Ensuring Proper Hearing Protection
August 2009Hearing protection on a job site seems simple: Provide employees with Hearing Protection Devices.
Unfortunately, this approach may be too simple. Unless you have an understanding of how to effectively implement the use of HPDs, you may be creating a more dangerous situation, as well as failing to prevent hearing loss. All employers should implement a hearing conservation program that identifies the level of protection needed, relies first and foremost on engineering and administrative controls to reduce noise and, as a final line of protection, provides HPDs that match the noise level present. This article will focus on the last component, the effective use of HPDs.
The question that must be answered is this: How is it possible for hearing loss to occur when an HPD is in place? There are typically four barriers to the correct use of hearing protection:
• Matching protection level with noise level.
• Consistency of use.
• The ergonomics of use.
• Employee communication needs.
Matching Protection to the Noise Sounds are measured in decibels (dB) for loudness and hertz (Hz) for frequency or pitch. Required and recommended limits of noise exposure are based on an 8-hour time-weighted average of loudness. OSHA requires levels to be below an average of 90 dB for an 8-hour day.
HPDs are given a Noise Reduction Rating. An HPD with a NRR of 29 would theoretically lower noise levels in the workplace by that level. However, testing and real life may yield different results. In addition, the NRR of HPDs actually varies by frequency. Therefore, per OSHA guidelines, the protection rating is calculated by subtracting a factor of 7. For example, an ear plug with an NRR of 29 would lower levels by only 22 dB. To ensure proper protection, consult the manufacturer to select a device that best matches the loudness and frequency levels of the noises you may encounter on the job.
Use HPD Consistently
Another barrier to level of protection is the correct and consistent use of HPD. During an 8-hour day users will remove the device. It is removed for breaks, lunch and may be removed for communication. Typically this amounts to a cumulative period of one hour per day without protection. These short periods of non-use compromise an HPD’s overall protection. An HPD with a NRR of 25 may provide less than 10 decibels of actual protection if they are removed for only one cumulative hour in noisy conditions.
If the HPD isn’t comfortable to wear, it may be removed more frequently or not used at all. The obvious NRR rating of the device is zero if they never make it out of the employees’ pockets.
At present there is no evaluation protocol for the comfort level of HPD. Various types of HPDs should be made available to employees to ensure comfort.
Ergonomics of Use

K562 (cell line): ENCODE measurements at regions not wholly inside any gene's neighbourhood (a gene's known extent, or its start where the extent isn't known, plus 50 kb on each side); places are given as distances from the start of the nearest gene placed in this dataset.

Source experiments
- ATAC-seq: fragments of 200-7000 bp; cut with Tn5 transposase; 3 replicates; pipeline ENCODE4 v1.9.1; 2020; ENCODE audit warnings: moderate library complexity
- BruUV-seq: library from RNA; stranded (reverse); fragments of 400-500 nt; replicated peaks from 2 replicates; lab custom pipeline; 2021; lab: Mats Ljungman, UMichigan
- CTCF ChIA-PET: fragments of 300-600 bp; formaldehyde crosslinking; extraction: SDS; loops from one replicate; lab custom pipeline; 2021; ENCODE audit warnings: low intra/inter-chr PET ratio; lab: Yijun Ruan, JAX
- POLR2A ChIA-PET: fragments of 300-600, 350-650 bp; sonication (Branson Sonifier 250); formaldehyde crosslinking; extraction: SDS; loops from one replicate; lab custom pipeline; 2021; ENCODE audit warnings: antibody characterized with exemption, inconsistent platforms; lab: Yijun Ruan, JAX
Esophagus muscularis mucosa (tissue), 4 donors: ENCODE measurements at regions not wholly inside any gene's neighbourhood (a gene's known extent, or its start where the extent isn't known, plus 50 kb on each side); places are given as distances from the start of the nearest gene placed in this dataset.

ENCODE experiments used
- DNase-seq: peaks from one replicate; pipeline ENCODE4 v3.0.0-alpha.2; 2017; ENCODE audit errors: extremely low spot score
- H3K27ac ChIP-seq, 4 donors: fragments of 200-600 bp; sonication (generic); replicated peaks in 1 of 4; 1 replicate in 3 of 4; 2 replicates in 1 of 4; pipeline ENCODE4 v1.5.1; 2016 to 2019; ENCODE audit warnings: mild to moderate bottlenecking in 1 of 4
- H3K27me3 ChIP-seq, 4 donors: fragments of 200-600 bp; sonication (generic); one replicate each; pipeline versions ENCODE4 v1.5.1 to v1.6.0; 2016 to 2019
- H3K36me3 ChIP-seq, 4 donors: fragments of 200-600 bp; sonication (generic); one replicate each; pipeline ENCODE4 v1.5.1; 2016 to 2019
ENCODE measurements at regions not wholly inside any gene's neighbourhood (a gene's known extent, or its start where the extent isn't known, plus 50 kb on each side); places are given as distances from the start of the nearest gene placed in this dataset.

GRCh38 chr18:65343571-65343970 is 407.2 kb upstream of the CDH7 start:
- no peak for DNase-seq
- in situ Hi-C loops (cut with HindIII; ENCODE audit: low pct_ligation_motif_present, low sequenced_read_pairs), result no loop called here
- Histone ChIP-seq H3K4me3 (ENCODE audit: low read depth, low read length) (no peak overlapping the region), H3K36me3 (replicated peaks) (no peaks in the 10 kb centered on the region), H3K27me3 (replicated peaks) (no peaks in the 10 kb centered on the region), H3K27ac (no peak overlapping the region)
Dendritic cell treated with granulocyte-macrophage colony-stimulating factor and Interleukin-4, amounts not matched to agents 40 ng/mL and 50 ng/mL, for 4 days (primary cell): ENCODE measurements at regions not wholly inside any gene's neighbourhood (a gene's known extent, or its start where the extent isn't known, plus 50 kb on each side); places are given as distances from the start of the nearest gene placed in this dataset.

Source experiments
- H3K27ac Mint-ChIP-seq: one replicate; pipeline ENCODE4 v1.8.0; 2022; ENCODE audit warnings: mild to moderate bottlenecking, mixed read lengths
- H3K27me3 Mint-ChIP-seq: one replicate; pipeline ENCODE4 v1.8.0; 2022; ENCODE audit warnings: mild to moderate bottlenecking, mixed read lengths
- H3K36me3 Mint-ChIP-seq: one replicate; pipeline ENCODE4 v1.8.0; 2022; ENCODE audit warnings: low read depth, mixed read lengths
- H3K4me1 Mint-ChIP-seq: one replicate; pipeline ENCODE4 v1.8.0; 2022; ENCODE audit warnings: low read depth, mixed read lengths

Ergonomics is also seen as a barrier to proper and consistent HPD use. Quite simply, if an employee is physically unable to insert the HPD correctly, the device is much less likely to protect his hearing.
For example, an ear plug is inserted by reaching around the head pulling on the ear, and with the other hand rolling the foam plug to minimize its size, then inserting it in the ear canal. An HPD that is incorrectly placed in the ear canal doesn’t have the same NRR as when it is inserted correctly. If the insertion process is physically difficult or painful, the employee may not insert it probably or not insert it at all. Manufacturers should be consulted for HPDs that will not present this problem.
The communication need of employees is the final barrier to HPD use. On a job site employees need to be able to hear in order to do their jobs. Critical workplace communication needs include the following:
• Warning signal detection.
• Location of sounds on the site.
• Verbal communication.
Since there is a need on a job site to hear some amount of ambient sounds, there is such a thing as too much hearing protection. The ideal level of protection is between 75 and 80 decibels; too much more (less than 70 decibels) is considered overprotection. Unfortunately, those who are overprotected are more likely to experience hearing loss. Although this may sound illogical, if workers can’t hear verbal commands or warning signals, they will remove their HPD more often to hear these necessities. This increases the overall time during a day that the ears are unprotected, leading to a greater likelihood of hearing loss over time.
To decrease the amount of hearing loss at job sites it is necessary to overcome these barriers. It is crucial that when choosing hearing protection for your employees that more time and energy is spent on figuring out the specific needs of the employees for the HPD.
New testing methods are being developed that will help employers match the level of protection with the amount of protection needed. These methods will help to decrease the difference between the theoretical protection of the HPD and the actual amount of protection provided. Individual fit testing for each employee will help to settle the comfort and ergonomic issues as well.
By working with individual employees on the fit and comfort of the HPD, the employee will be more satisfied with the device and will therefore be more likely to use the HPD at all times on the job site. If employers choose HPDs that have sufficient protection and are flat attenuated (meaning that they provide an equal reduction in sound across frequency), employees will have the hearing protection they need but still be able to hear the ambient sounds necessary to safely complete their on-the-job tasks each day.
Diane Kelly is a safety specialist with INTEC, Waverly, Pa.